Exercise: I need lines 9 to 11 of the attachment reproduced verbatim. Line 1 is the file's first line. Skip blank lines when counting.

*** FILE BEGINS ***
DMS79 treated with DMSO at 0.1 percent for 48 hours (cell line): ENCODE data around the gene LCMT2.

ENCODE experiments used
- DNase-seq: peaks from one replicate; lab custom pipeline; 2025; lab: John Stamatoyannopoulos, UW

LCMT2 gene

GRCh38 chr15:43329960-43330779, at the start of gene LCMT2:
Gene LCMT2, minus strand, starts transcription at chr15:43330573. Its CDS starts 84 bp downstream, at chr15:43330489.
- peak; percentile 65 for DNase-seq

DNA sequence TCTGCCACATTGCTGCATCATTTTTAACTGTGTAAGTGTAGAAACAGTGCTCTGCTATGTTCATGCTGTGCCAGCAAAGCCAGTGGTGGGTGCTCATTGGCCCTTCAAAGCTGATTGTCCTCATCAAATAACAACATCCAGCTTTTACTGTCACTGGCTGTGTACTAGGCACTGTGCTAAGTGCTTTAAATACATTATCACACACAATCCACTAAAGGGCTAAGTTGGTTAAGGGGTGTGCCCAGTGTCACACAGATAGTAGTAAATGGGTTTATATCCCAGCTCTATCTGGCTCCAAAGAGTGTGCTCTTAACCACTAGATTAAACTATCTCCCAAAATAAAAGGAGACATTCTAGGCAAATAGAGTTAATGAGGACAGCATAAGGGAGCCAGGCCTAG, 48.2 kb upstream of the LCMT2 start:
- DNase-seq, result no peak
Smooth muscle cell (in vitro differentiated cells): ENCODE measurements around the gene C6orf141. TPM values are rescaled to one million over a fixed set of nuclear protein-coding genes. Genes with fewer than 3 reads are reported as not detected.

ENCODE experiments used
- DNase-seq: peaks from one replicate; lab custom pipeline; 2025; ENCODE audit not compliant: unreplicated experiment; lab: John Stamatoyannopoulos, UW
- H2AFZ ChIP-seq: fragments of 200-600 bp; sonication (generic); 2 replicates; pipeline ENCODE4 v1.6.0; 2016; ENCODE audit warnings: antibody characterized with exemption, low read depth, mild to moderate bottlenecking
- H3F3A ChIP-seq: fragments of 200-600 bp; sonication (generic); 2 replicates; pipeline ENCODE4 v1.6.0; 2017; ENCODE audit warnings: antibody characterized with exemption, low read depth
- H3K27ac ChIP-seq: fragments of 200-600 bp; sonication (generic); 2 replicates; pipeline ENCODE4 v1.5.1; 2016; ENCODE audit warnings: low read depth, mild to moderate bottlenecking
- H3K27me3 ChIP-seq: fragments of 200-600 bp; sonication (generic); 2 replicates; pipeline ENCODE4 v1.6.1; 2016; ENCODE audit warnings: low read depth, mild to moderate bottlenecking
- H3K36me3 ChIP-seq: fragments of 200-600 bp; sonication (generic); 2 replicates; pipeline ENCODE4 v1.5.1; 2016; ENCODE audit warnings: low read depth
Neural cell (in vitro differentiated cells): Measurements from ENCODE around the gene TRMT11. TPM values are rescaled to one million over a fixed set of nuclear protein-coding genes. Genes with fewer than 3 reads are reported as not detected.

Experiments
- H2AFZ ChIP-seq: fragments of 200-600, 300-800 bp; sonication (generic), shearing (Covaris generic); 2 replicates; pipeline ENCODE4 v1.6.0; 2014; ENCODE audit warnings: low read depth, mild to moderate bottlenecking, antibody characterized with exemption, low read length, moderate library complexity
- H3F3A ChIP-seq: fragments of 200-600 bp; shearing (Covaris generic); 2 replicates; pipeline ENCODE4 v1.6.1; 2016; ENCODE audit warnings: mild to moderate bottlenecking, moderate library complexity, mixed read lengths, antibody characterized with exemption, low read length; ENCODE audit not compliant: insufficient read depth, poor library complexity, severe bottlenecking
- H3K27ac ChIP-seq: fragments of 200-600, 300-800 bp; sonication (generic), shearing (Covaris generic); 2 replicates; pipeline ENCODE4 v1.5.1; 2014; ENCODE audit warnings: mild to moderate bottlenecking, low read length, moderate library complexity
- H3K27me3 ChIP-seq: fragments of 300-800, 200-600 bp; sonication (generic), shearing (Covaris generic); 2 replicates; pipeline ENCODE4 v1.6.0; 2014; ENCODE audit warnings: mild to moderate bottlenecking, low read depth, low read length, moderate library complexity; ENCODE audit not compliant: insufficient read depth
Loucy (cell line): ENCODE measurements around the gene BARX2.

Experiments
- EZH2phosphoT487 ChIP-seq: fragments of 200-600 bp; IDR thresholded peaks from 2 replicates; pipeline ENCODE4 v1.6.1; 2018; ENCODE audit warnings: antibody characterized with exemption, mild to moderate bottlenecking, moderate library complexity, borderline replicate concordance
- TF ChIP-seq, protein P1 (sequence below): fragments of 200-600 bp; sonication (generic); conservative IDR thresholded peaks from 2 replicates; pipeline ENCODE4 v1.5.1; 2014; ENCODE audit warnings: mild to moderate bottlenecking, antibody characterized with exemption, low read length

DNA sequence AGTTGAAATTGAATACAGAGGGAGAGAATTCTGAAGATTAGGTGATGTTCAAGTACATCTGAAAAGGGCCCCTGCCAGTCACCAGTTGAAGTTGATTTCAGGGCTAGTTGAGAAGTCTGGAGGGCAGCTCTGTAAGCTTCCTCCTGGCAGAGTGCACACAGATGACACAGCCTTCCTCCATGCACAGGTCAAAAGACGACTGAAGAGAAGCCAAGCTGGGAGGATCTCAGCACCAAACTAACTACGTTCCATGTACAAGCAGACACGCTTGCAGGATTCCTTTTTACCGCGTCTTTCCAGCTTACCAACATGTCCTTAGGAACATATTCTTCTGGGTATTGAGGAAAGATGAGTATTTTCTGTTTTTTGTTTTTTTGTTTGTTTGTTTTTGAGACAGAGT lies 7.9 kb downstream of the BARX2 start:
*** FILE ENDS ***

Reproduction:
- DNase-seq, result no peak
Smooth muscle cell (in vitro differentiated cells): ENCODE measurements around the gene C6orf141. TPM values are rescaled to one million over a fixed set of nuclear protein-coding genes. Genes with fewer than 3 reads are reported as not detected.

ENCODE experiments used